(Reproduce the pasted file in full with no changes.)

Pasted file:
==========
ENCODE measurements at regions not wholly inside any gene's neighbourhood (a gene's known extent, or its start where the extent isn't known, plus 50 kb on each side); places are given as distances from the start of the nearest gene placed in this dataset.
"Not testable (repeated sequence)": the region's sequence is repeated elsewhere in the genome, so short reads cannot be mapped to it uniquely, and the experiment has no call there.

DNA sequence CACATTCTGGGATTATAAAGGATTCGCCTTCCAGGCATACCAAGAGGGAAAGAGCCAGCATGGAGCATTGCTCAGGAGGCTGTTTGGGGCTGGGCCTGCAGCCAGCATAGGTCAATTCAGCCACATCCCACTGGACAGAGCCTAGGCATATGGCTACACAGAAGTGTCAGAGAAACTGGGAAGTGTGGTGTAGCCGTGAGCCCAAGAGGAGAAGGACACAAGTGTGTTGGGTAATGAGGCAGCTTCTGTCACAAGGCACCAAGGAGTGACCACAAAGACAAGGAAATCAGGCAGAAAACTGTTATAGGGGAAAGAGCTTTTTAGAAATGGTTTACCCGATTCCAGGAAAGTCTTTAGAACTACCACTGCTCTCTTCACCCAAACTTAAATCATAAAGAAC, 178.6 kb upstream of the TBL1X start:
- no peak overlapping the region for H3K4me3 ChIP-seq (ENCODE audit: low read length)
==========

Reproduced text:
ENCODE measurements at regions not wholly inside any gene's neighbourhood (a gene's known extent, or its start where the extent isn't known, plus 50 kb on each side); places are given as distances from the start of the nearest gene placed in this dataset.
"Not testable (repeated sequence)": the region's sequence is repeated elsewhere in the genome, so short reads cannot be mapped to it uniquely, and the experiment has no call there.

DNA sequence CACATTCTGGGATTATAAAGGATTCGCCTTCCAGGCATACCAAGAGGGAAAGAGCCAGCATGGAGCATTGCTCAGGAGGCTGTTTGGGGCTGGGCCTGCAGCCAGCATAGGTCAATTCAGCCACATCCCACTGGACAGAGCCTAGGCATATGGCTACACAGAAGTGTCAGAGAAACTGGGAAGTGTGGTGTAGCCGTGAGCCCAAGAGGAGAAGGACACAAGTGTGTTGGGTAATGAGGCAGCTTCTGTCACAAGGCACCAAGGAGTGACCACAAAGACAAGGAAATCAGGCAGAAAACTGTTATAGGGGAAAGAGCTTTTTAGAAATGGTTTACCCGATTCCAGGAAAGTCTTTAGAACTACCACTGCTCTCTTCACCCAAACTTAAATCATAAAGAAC, 178.6 kb upstream of the TBL1X start:
- no peak overlapping the region for H3K4me3 ChIP-seq (ENCODE audit: low read length)